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I would try a little bit of everything suggested above.

  1. Retire some older horses (5yo+, even some 4yos) that haven’t done well their last few races. They’re likely done.
  2. Change up your training schedule, I think a few have been shared in older threads. That’s where I found one of mine and it was helpful.
  3. Next year, breed a couple of your nicer broodmares so you have some new stock coming up in a few years.
  4. Stick to allowance races, and figure out what your horses’ preferences are.

I’ve been playing for 7 years, and only in the last 2 years have I actually felt confident entering stakes races. My horses only race about once a month, and I try to stick to their preferences if I see a trend. Sometimes I throw one in a random race to see what happens, it doesn’t always go the way I want. Also, like Shelbie, I only try horses in a stakes if they’ve been performing well, as in they had a win last outing, or for 2yos & 3yos were in the top 3 sometimes.

FF is a lot of luck and a lot of strategy.

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I did enjoy that! It’s really interesting to read someone’s analysis of various horses, gives a perspective and maybe new ideas for training or racing my own.
Meanwhile I completely abandoned the Famous Races section…

I might be different but I wouldn’t even consider retiring a horse until 7+.

I tend to send them back to the farm for an extended break, change training, switch dirt / turf etc, try another distance, check if they might be a jumps horse, geld them if there’s no potential of stud qualification. Then dropping to the lowest rating race you can, even into claimers.

At worse if I can’t get an improvement then put them up for sale, someone else may find that little nugget to get it winning again. If I can’t sell them then if you can’t produce for a number of seasons then i’ll look to retire.

We are better off as a game if we have more ‘stable’ horses running around than races filled with FF horses.


Good point!

I guess what I was getting at is there are races every week for all horses - not every horse is a stakes horse and that’s ok, they still win races and make your stable money.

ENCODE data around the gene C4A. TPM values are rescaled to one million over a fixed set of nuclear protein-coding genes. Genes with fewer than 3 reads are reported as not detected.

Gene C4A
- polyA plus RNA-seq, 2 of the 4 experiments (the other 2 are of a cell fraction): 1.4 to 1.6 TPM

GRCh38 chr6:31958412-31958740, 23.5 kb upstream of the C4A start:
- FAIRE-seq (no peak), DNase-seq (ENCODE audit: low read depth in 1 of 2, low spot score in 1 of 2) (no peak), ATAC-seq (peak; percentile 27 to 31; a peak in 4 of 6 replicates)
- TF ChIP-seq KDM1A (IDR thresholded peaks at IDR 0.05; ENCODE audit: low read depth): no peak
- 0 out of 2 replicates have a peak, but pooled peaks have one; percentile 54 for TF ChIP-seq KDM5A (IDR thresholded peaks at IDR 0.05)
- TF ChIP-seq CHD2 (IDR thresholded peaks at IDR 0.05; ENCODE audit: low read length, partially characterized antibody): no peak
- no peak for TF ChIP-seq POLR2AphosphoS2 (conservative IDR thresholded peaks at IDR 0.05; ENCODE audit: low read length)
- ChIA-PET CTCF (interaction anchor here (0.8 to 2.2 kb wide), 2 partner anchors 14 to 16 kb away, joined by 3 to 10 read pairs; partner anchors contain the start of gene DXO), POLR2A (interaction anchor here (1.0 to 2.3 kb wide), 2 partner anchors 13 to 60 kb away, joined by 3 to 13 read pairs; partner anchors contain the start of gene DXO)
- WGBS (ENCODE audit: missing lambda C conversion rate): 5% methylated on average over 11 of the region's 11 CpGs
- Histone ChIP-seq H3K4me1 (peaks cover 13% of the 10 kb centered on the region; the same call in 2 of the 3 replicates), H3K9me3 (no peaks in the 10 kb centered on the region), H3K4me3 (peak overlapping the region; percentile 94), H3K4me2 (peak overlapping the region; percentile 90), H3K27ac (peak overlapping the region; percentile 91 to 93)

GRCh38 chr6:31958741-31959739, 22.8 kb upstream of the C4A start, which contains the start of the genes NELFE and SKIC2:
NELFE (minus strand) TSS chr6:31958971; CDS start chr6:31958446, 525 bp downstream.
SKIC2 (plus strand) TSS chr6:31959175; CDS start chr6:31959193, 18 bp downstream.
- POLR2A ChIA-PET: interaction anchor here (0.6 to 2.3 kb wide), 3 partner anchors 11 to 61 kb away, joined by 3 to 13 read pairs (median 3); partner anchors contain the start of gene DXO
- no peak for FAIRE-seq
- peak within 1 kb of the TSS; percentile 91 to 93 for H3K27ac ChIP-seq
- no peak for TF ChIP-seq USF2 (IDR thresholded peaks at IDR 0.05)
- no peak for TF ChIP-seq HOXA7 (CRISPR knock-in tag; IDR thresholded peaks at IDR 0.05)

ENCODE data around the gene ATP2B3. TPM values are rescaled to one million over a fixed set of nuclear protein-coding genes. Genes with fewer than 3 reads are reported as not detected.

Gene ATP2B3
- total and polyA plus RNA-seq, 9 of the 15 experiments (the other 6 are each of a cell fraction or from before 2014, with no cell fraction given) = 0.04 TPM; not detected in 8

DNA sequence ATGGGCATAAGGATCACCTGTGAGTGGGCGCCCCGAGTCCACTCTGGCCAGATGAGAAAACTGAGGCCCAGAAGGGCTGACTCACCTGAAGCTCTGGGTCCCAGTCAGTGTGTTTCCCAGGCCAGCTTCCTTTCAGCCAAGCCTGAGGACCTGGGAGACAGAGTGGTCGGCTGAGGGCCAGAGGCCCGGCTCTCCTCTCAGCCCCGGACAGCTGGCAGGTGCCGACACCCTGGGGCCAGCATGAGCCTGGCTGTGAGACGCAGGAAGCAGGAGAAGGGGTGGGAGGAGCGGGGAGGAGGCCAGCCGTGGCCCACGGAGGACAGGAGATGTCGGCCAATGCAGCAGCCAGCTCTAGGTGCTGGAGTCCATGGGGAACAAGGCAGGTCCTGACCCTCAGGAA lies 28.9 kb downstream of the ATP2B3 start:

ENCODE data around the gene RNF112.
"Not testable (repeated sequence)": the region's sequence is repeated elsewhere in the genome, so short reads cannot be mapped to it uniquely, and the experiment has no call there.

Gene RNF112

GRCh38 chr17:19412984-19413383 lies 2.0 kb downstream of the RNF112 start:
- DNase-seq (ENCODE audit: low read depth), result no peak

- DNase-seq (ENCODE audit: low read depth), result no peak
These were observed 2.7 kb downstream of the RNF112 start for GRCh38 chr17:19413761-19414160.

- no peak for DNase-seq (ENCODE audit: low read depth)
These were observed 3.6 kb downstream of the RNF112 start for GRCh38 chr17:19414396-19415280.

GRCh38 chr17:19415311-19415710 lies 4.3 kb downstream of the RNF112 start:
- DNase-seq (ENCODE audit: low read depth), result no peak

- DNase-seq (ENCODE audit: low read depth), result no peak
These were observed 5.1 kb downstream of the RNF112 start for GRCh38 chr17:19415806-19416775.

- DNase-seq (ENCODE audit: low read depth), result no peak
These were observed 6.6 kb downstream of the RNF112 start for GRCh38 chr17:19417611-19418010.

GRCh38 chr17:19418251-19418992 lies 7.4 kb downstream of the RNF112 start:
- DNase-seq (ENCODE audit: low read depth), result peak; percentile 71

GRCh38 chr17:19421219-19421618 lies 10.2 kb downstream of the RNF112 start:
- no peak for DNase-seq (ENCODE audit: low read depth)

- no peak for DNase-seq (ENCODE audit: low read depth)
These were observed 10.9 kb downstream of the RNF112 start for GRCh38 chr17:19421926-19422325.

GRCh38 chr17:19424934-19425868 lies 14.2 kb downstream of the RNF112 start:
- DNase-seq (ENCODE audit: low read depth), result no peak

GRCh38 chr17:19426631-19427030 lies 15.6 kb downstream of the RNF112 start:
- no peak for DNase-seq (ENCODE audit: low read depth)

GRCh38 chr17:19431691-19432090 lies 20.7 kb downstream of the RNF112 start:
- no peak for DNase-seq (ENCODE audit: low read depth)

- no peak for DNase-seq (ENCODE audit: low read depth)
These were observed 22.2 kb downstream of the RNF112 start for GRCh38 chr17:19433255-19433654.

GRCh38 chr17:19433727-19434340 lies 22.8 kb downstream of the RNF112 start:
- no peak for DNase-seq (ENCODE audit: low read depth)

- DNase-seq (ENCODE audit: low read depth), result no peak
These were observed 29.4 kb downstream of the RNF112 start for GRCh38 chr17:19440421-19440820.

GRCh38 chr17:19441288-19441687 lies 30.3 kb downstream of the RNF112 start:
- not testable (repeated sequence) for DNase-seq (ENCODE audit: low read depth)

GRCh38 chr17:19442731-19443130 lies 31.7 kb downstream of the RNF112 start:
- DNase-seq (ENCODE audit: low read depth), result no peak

We should all be entering those lower grade horses to fill the fields.

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Yeah. It has gotten better with FF being less of a presence in races. I recall when nobody was running horses in claiming races other than FF, I acquired quite a few horses from those days. I miss the auctions, has anyone heard of there will be a foal auction this winter like normal? Or the select auction, I believe that used to happen in September, or October?

But also maybe we don’t need so many NW1 and NW2 allowances for 4yo+ horses…

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That is hard.

I filter my horses by who had the biggest break since running and try to enter those, plenty of times I can’t find a race in the next month or I’ve already entered my two runners and have filled up those races. So those horses just sit there.


A bit late to the conversation but figured I’d chime in anyway. I’ve been around (technically) since about 2008 (FF year 2012), first as Hokkaido Stables (I left for a time during college but couldn’t stay away) and then now as Sakura Springs, and I only stud qualified my first stallion a couple years ago. A look at some of my best stallions & mares:

  • Final Scene was purchased for $30k at 3 years old.
  • Powerful Soul was $75k at 2 years old.
  • Quirky Scent was a steal, bought from FF for $10k at 3 years old. I think he might have been a claimer.
  • My all-time best stallion, Tense Imagination, was purchased at 3 years old for $16k.
  • My mare Aria was a homebred. Her dam, Notos, was bronze-ranked when I sold her off. Aria was a late bloomer. She got her first win at 4 and her first stakes win at 5.